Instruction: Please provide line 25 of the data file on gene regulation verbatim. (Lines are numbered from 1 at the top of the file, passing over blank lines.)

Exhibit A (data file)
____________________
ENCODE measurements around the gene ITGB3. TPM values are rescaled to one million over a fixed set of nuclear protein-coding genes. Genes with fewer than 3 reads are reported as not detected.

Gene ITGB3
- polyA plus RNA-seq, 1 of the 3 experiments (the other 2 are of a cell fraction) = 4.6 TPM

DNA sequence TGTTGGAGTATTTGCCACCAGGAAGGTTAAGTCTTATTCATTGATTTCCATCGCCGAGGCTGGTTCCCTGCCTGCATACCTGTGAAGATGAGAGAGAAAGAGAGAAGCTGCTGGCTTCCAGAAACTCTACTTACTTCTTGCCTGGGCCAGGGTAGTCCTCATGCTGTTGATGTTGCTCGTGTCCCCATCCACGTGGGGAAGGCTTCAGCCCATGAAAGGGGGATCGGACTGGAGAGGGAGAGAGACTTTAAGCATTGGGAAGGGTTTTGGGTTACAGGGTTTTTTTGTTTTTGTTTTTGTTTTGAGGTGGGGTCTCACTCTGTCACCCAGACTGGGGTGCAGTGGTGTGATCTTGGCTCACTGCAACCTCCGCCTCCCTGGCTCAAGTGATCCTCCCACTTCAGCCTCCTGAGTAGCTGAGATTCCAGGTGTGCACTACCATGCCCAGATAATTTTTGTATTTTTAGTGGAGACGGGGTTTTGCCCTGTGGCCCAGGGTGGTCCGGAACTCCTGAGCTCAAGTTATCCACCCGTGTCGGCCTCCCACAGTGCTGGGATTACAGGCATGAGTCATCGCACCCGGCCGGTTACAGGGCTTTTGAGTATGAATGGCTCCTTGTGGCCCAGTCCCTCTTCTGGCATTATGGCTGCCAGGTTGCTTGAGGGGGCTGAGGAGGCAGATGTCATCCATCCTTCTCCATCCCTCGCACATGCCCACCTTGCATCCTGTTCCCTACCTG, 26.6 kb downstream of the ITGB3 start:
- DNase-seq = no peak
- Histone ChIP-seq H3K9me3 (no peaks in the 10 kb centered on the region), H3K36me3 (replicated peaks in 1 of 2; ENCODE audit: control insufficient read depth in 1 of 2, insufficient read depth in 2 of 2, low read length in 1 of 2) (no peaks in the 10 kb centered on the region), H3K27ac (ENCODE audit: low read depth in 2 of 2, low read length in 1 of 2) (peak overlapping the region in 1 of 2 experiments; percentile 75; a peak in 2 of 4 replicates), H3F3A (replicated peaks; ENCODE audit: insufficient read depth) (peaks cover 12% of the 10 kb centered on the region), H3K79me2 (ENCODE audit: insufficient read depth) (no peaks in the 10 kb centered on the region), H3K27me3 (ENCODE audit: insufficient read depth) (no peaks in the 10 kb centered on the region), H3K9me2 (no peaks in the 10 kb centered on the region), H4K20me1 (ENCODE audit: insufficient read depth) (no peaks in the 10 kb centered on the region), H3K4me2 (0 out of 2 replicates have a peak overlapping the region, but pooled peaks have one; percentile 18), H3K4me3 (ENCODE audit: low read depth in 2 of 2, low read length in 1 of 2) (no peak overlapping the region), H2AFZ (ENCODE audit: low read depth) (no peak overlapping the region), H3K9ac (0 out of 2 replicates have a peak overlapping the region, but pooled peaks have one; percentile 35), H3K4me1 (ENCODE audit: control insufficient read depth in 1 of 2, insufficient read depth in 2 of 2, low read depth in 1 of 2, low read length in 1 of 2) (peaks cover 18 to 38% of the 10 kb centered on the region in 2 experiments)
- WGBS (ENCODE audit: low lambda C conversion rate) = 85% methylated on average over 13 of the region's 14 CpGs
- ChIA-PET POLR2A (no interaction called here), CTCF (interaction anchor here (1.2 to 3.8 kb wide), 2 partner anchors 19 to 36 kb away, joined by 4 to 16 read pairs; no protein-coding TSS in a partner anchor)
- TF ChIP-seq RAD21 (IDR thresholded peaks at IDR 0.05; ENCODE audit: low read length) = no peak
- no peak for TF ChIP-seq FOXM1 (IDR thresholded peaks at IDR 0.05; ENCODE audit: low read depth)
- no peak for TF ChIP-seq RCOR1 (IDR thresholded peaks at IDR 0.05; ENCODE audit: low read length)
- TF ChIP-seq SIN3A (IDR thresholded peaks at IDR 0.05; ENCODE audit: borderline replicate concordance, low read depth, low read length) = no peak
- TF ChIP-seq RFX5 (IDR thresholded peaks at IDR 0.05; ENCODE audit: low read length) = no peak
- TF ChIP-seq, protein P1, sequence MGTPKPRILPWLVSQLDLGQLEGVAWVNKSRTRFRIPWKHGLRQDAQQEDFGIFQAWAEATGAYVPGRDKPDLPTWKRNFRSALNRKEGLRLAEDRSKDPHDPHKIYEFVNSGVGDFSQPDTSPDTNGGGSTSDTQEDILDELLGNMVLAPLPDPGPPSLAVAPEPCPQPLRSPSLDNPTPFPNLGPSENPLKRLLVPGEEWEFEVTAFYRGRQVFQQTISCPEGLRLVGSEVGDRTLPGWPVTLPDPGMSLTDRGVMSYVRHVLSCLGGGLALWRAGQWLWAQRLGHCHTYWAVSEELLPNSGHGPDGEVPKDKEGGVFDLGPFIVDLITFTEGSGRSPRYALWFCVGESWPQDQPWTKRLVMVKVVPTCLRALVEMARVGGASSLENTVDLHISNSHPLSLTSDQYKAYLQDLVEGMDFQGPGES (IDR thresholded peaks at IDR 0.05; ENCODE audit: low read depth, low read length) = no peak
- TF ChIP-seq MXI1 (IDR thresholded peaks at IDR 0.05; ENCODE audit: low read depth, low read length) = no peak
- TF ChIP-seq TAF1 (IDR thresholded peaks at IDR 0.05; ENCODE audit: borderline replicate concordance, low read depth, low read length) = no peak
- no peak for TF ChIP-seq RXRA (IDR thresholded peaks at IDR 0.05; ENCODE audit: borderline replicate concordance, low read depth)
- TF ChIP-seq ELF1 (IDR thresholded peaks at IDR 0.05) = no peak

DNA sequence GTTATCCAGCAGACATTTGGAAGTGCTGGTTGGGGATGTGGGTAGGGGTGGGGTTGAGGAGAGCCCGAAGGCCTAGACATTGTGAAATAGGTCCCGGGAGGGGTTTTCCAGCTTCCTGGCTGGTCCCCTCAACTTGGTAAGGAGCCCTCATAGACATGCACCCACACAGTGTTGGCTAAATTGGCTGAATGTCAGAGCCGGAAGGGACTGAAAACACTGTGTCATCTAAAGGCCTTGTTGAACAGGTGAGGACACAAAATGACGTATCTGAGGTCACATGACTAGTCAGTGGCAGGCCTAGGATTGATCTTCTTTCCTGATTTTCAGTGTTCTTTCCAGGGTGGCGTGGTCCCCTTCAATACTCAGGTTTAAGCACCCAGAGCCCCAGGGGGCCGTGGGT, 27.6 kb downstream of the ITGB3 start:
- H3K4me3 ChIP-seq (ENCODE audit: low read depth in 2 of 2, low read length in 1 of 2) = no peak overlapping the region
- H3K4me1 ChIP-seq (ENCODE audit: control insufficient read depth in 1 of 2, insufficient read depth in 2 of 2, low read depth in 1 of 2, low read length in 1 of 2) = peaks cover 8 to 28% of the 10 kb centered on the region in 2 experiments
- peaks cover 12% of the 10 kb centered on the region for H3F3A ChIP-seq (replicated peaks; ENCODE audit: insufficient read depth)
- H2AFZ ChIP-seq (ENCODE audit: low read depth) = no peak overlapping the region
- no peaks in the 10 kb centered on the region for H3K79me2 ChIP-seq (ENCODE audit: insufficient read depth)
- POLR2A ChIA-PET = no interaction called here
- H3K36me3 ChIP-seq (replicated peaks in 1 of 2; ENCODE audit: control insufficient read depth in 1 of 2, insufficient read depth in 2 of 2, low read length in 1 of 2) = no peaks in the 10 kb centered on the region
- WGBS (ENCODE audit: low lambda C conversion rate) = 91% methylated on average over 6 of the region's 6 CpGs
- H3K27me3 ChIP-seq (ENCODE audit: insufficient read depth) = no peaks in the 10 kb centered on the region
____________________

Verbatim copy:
- POLR2A ChIA-PET = no interaction called here